Tenants of two apartment buildings on Bissell Avenue in Richmond are expected to announce on Wednesday a partial rent strike in response to their landlord’s notice of a 20-percent increase in their rent.
The tenants, led by the Alliance of Californians for Community Empowerment (ACCE), were set to hold a news conference Wednesday at 5:45 p.m. at 1300 Bissell Ave.
The tenants claim to live in poor conditions at 1200-1300 Bissell, and were stunned to receive notice from their landlord, Guadalupe Campos, of significant rent increases.
The rent for a 2-bedroom apartment of more than 1,000-square feet would increase from $1,000 to $1,200, according to figures provided by Mayor Tom Butt.
Butt is defending Campos’ right to increase the rent. In a lengthy e-forum post Tuesday, Butt described Campos as an immigrant success story who offers below-market rents to fellow immigrants. Campos maintains “clean and well-kept” units that passed city inspection in September, added Butt, who said he personally visited the buildings on Saturday.
The mayor said Campos has for years needed to raise the rent but could not do so during the housing downturn. The average rent in Richmond for a smaller 2-bedroom apartment is $1,422, well more than Campos is requesting, Butt argued.
ACCE members don’t agree, saying Campos is living the high-life in San Mateo County while preying on low-income tenants with no where to go, and in an increasingly expensive and gentrifying Bay Area. The group advocates for implementing rent control in Richmond.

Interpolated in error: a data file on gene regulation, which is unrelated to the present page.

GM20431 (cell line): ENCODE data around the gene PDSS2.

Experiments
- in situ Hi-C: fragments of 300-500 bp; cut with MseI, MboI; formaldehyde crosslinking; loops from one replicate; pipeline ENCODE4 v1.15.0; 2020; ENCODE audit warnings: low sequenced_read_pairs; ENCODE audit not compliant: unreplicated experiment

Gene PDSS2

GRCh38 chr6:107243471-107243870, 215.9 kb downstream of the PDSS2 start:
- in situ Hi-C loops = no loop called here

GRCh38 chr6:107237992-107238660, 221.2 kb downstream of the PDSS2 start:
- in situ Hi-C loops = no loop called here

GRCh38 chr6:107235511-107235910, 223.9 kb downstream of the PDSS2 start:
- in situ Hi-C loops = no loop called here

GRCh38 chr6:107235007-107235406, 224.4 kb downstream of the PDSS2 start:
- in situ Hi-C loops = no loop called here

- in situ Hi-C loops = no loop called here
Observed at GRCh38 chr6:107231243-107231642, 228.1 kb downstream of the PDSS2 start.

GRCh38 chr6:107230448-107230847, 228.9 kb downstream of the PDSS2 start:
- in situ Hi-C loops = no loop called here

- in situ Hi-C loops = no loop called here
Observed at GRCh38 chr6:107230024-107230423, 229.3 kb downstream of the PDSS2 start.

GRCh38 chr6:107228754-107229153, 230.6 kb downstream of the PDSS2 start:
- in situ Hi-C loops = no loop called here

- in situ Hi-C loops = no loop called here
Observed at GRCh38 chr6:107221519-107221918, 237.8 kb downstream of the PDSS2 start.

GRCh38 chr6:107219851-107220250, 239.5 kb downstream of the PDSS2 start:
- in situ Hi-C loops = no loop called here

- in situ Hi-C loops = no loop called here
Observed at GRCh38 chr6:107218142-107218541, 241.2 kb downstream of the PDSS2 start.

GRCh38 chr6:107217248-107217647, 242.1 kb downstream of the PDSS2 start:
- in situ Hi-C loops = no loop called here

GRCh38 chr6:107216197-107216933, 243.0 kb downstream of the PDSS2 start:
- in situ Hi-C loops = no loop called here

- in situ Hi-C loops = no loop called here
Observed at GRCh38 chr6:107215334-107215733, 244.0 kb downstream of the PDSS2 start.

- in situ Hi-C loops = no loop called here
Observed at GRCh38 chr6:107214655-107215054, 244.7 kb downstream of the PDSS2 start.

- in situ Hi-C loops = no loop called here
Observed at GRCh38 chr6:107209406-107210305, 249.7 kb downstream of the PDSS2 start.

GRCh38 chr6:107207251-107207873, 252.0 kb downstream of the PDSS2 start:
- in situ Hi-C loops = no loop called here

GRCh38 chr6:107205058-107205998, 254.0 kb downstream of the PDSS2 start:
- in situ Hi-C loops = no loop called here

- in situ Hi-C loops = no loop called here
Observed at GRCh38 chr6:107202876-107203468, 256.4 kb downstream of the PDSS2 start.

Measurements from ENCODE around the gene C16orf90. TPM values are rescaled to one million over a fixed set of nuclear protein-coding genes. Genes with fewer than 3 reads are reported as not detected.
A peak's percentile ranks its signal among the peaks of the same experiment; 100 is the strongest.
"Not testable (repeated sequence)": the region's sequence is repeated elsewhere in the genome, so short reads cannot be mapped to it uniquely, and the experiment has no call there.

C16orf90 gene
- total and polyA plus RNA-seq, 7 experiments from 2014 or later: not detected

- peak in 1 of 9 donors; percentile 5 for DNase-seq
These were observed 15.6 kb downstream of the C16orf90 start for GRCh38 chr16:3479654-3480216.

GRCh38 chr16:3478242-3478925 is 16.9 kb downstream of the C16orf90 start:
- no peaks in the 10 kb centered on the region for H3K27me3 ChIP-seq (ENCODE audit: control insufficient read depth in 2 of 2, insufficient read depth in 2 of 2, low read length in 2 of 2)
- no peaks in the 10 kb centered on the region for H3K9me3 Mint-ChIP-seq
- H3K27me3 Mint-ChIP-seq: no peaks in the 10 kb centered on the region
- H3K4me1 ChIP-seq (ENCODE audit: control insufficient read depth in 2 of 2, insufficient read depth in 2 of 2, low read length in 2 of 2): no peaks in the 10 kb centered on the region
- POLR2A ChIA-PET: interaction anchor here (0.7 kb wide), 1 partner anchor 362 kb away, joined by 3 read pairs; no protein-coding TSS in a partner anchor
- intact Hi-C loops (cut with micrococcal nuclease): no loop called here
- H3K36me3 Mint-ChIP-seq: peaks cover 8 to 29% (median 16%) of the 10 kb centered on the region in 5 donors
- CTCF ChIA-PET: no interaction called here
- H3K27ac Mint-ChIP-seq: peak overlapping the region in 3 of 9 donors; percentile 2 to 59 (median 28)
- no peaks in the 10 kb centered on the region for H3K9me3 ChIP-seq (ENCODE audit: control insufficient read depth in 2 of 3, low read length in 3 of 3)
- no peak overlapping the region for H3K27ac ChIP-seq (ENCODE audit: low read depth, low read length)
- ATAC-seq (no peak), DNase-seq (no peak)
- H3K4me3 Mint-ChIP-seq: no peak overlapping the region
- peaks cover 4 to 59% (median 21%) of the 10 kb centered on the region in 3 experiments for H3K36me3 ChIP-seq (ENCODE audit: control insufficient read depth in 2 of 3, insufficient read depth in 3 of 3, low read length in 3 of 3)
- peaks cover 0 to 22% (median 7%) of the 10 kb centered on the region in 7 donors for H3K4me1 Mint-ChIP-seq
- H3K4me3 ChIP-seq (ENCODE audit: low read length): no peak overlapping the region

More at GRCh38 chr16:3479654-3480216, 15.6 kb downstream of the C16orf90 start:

ACCE has referred to a recent study by the UC Berkeley Haas Institute for a Fair and Inclusive Society study that found that Richmond residents are becoming priced out. About 37-percent of all Richmond renters earn less than $35,000 annually and spend more than 30-percent of their income on housing, the report indicated.
Butt opposes rent control, arguing that adding affordable housing is a more sustainable solution to keep rents at bay. The mayor says Richmond and San Pablo have among the lowest residential rental rates in the Bay Area, and he says rent control policies in other cities like San Francisco, Oakland and Berkeley have not prevented spiking rents.
“We cannot regulate ourselves out of an affordable housing crunch; we have to build our way out of it,” Butt said.
Despite the disagreement, Butt said that he has successfully convinced Campos to rollback his projected rent increases by 25-percent, and commit to no further increases for a year.